A fringed curtain of string hangs from ceiling to floor and stretches across the auditorium, winding around the seats and, at times, around the actors too. This all-encompassing set looks like the industrious spinning of one of Louise Bourgeois’s giant spiders. But its sense of spectacle does not pay off in a production whose theatricality overwhelms its stories.
Directed and designed by Melly Still, Colin Teevan’s play, first performed as a staged reading in 2006, is “the result of a long conversation between Euripides and me” in which he resuscitates the unhappy mothers and lost children of ancient Greek tragedy. A seven-part monologue cycle set in the modern day, it features the notorious – and notoriously wronged – women of Euripidean tragedy: Medea, Phaedra, Hypsipyle, Persephone, Demeter, Alcestis and Creusa. Their stories include rape, kidnap and murder, and centre on maternal pain and loss. But the pathos and intensity in Teevan’s script is lost on the stage, rendered overly stylised and emotionally absent.
Niamh Cusack and Shannon Hayes, who share all the roles, are tasked not only with moving between monologues, one often acting out what the other is narrating and chipping in with dialogue, but also manoeuvring the set as well as traversing a stage that has two upper circles and two plank-like walkways above it.
The actors create a commotion that feels unnecessary and distracts us from their characters’ inner worlds. Cusack and Hayes are so busy manipulating the set, winding string or running in circles that this seems to inhibit them from going deeper into their roles. The performances appear flighty and frantic, as if the actors are running in and out of those, too.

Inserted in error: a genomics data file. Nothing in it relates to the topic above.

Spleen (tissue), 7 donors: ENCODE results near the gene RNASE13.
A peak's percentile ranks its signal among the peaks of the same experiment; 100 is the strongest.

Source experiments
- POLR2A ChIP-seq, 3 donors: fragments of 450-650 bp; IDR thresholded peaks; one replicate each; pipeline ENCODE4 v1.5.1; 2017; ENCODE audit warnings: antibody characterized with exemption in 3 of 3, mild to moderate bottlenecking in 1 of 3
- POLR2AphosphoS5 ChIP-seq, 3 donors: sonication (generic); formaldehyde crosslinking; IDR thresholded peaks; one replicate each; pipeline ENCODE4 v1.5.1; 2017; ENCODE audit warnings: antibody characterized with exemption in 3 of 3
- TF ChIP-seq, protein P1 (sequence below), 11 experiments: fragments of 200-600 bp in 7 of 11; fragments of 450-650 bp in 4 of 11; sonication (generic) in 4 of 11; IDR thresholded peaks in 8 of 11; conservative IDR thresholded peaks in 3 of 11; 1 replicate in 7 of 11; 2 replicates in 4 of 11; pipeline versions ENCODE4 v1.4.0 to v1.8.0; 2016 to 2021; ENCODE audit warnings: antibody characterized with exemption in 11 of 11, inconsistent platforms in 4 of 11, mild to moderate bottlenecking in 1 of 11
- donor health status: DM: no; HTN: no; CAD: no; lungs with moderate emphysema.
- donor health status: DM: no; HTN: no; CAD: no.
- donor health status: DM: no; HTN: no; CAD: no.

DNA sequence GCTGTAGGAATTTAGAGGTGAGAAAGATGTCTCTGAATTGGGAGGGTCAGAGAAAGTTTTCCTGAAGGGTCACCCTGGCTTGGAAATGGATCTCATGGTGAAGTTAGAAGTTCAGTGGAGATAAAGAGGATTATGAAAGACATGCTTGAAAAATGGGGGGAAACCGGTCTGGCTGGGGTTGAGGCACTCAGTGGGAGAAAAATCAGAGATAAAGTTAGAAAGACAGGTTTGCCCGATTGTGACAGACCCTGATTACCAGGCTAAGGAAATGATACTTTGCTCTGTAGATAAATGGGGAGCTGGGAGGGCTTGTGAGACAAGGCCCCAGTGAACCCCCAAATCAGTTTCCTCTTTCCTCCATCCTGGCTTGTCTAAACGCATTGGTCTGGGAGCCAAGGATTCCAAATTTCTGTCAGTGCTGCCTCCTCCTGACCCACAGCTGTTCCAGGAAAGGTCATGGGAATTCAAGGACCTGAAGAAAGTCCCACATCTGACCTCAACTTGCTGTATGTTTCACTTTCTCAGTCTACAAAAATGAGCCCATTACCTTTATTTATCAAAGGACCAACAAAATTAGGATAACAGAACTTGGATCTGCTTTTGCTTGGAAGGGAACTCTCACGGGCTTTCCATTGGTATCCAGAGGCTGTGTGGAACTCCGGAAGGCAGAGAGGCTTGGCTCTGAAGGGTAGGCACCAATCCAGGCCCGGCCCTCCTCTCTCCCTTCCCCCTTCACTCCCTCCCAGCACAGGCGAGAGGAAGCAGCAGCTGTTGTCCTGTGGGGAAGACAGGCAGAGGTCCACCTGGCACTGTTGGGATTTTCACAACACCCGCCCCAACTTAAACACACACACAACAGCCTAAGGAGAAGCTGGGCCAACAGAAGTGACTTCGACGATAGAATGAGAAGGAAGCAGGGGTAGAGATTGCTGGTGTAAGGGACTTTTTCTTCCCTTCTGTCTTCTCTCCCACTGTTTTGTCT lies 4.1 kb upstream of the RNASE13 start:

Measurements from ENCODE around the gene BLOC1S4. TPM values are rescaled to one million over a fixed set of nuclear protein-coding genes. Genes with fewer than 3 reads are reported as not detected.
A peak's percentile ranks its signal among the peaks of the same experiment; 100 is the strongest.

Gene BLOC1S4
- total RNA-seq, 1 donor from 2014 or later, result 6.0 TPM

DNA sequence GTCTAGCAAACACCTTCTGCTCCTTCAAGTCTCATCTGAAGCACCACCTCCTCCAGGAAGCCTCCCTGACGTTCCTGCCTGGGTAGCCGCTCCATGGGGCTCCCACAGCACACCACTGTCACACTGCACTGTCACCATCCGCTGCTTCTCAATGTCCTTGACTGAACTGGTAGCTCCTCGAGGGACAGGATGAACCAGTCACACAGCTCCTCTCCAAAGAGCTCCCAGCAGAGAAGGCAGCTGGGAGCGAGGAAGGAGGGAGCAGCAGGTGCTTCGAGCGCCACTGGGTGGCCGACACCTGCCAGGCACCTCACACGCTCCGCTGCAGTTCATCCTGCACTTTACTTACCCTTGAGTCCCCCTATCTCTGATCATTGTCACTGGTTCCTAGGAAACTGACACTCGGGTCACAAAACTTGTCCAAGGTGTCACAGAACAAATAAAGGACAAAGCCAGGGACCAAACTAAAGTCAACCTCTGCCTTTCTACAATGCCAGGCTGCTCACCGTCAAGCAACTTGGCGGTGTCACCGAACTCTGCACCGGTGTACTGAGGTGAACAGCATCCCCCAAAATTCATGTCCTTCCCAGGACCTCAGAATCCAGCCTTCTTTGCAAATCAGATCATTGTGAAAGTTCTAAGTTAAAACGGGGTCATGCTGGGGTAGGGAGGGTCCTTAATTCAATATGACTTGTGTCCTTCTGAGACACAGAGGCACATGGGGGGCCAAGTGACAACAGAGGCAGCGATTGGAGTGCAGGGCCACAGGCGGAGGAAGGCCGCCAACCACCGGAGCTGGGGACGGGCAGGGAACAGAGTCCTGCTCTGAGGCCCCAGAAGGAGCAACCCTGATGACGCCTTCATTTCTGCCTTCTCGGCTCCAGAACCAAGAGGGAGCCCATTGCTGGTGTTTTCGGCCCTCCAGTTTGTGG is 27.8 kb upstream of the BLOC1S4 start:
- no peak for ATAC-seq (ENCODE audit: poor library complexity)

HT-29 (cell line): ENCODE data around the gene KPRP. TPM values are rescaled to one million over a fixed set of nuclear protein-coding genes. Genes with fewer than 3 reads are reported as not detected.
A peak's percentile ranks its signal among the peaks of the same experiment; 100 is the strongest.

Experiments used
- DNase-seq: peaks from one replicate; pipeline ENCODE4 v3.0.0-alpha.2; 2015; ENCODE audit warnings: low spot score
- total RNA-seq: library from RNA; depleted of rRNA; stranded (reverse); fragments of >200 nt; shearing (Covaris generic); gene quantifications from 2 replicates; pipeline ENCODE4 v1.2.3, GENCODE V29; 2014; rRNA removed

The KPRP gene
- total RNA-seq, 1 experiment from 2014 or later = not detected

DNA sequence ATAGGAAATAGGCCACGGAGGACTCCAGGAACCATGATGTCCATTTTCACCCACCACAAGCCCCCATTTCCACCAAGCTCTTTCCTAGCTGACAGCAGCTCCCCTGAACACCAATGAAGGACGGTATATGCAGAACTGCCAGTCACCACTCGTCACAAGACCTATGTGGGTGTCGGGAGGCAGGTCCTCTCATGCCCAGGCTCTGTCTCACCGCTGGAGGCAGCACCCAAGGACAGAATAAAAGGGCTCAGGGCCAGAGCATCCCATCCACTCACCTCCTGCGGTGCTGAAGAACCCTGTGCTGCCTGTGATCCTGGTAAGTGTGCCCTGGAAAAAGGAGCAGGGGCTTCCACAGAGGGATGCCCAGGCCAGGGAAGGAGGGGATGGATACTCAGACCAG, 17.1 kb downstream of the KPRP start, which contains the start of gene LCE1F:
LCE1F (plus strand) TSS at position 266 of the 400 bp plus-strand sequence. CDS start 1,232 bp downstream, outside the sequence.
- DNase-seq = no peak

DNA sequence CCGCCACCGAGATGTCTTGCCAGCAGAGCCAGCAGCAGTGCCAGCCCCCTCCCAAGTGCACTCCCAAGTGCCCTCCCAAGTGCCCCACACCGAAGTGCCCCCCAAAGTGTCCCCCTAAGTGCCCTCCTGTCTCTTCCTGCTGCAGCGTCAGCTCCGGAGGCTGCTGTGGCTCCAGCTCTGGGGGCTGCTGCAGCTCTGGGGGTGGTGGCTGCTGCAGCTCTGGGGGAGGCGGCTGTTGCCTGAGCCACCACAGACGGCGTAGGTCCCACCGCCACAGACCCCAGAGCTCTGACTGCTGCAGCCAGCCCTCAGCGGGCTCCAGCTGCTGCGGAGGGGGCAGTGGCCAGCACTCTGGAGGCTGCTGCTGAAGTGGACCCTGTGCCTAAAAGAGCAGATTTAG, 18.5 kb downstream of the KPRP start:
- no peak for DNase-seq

Hayes’s Medea is not a filicidal murderer here but an abused wife, with Cusack, as her abusive partner, acting out his violence on cushions and on a chalk silhouette on the floor. Cusack’s Phaedra is a drunk who tries to batten down her desire for her stepson with alcohol; Hayes plays him wordlessly, flicking through a year 12 course book and pointing out the empty wine bottles unsubtly. Hypsipyle is a teenage childminder gabbling to her friend on the phone and fed up with looking after a rich woman’s baby, whose cries are played out by Cusack rather gratingly as she walks around the stage.
In the story of Alcestis (a wife donating an organ at her peril to a husband whose wrecked liver is a result of too much partying) Cusack impersonates Pierce Brosnan and the whimsy of the piece just does not work.
The comedy feels an awkward fit and the drama quavers between archness and earnestness. Potent moments peep through and point at lost promise, where less could have been more.
The Seven Pomegranate Seeds is at the Rose theatre, Kingston upon Thames, until 20 November.